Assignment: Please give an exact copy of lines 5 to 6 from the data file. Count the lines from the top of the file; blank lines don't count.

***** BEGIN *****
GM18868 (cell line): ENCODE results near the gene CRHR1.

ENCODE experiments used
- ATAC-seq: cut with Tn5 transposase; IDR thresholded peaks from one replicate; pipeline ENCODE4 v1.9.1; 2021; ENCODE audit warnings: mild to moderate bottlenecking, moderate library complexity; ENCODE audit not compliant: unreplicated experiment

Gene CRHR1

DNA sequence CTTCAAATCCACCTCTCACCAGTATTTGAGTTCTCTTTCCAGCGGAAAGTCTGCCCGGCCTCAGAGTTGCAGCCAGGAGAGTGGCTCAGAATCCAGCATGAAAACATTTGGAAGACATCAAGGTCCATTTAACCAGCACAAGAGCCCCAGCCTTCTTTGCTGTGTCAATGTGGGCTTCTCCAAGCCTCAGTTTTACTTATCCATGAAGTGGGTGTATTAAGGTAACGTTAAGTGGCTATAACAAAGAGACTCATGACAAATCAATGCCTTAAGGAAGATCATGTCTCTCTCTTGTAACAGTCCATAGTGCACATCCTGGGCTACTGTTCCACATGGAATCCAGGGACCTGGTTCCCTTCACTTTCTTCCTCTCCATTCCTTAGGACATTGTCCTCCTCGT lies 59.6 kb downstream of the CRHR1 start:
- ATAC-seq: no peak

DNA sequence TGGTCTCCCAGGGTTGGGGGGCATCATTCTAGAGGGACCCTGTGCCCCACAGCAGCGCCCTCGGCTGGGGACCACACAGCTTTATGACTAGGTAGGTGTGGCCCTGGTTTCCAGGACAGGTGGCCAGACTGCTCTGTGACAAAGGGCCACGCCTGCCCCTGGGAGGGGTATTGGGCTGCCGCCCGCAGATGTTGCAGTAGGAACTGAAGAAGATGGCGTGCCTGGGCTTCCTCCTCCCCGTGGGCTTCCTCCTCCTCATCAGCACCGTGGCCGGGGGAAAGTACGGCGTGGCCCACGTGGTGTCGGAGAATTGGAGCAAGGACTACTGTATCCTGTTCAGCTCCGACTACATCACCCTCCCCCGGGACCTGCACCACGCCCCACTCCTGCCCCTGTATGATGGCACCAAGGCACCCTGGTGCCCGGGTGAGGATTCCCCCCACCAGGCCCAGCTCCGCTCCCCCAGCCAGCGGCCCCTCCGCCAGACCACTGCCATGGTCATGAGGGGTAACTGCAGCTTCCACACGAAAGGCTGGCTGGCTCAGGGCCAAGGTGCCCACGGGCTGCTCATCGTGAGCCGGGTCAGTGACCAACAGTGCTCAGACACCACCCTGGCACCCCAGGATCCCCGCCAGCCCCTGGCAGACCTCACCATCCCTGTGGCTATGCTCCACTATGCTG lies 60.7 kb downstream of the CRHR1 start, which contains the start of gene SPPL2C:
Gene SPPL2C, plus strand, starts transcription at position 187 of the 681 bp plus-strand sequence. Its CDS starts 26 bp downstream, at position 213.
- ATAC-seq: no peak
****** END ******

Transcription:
DNA sequence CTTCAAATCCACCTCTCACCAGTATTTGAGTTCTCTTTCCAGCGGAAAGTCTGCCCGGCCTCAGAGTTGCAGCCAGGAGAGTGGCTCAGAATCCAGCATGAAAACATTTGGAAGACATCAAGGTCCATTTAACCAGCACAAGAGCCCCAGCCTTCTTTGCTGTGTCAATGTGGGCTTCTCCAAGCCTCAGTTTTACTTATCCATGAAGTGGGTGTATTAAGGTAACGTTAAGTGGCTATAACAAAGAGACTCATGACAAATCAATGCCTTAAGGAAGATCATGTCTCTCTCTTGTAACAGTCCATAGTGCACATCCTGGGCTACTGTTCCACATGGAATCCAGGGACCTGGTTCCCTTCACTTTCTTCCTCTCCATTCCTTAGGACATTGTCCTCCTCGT lies 59.6 kb downstream of the CRHR1 start:
- ATAC-seq: no peak